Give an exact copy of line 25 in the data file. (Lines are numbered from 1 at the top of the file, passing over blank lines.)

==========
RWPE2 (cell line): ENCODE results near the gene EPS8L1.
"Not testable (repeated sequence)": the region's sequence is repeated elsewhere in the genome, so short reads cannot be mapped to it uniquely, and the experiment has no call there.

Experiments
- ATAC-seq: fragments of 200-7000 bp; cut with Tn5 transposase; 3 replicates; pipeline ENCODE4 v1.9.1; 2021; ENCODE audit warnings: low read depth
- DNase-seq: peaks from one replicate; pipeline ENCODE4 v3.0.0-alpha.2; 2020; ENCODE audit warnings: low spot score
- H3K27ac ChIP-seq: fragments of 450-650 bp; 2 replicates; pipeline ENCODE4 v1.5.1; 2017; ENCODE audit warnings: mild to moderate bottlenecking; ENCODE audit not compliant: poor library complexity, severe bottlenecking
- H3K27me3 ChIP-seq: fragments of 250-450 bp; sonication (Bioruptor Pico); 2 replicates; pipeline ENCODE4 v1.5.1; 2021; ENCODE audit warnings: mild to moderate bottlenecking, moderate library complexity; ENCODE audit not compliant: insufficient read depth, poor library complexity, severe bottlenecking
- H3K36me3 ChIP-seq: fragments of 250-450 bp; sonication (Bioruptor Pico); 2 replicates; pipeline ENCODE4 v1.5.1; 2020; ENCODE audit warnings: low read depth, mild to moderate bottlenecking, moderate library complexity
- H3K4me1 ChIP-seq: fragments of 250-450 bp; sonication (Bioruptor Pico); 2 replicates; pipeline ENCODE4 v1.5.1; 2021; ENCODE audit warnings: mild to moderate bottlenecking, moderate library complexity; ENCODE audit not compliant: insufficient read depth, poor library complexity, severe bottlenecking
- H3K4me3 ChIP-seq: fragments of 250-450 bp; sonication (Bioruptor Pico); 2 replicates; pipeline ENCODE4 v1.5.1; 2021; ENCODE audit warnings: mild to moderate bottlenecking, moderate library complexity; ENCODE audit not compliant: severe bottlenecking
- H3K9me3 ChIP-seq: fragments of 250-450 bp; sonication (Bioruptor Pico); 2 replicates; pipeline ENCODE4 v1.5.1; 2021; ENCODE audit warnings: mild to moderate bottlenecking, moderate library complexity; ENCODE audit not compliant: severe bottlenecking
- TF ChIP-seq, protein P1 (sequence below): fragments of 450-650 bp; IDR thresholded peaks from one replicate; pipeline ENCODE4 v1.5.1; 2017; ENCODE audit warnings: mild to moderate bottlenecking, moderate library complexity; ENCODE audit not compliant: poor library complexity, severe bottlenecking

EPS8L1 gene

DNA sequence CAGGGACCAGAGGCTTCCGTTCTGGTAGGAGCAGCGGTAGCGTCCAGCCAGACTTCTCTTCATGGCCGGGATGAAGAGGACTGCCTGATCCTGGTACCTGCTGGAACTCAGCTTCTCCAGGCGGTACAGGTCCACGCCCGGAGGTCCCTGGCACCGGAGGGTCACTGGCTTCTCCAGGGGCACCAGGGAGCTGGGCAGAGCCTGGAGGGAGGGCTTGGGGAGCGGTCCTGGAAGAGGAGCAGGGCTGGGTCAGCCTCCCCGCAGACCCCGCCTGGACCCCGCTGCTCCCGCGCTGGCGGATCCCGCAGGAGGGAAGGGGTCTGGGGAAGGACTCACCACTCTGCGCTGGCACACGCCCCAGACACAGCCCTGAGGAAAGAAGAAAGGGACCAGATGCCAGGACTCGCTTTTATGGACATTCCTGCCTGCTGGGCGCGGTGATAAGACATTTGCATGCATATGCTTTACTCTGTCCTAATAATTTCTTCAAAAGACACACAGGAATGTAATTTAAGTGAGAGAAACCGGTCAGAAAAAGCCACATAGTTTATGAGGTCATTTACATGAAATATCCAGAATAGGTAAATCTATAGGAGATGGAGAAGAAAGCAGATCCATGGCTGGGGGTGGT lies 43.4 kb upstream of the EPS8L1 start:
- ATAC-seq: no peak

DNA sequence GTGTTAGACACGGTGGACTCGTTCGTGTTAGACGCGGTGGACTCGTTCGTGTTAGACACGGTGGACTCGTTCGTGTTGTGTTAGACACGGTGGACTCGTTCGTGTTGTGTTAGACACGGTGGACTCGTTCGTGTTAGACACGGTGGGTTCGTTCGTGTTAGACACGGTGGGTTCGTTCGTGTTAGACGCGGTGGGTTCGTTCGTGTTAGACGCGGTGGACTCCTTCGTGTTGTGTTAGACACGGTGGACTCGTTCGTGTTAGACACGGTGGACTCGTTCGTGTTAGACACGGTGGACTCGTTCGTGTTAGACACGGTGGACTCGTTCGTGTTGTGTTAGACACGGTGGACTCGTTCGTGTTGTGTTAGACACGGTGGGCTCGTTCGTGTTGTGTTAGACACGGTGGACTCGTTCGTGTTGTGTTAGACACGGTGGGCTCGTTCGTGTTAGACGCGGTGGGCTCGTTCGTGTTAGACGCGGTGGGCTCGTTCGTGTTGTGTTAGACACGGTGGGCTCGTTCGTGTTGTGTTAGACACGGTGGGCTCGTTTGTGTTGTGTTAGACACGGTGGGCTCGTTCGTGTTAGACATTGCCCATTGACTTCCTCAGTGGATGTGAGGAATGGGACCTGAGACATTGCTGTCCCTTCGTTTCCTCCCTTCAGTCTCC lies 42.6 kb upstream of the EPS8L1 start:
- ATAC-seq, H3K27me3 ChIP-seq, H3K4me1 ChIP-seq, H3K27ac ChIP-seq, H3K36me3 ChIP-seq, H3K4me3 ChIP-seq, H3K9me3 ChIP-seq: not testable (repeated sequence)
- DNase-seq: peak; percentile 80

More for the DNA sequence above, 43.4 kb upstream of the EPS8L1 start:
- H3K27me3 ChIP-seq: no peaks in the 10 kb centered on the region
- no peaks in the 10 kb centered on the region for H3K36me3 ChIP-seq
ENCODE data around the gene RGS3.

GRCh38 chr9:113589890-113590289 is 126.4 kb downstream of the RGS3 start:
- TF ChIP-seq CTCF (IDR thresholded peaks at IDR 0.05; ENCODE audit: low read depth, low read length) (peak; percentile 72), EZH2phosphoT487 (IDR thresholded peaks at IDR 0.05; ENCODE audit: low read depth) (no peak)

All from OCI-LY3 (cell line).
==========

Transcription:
All from OCI-LY3 (cell line).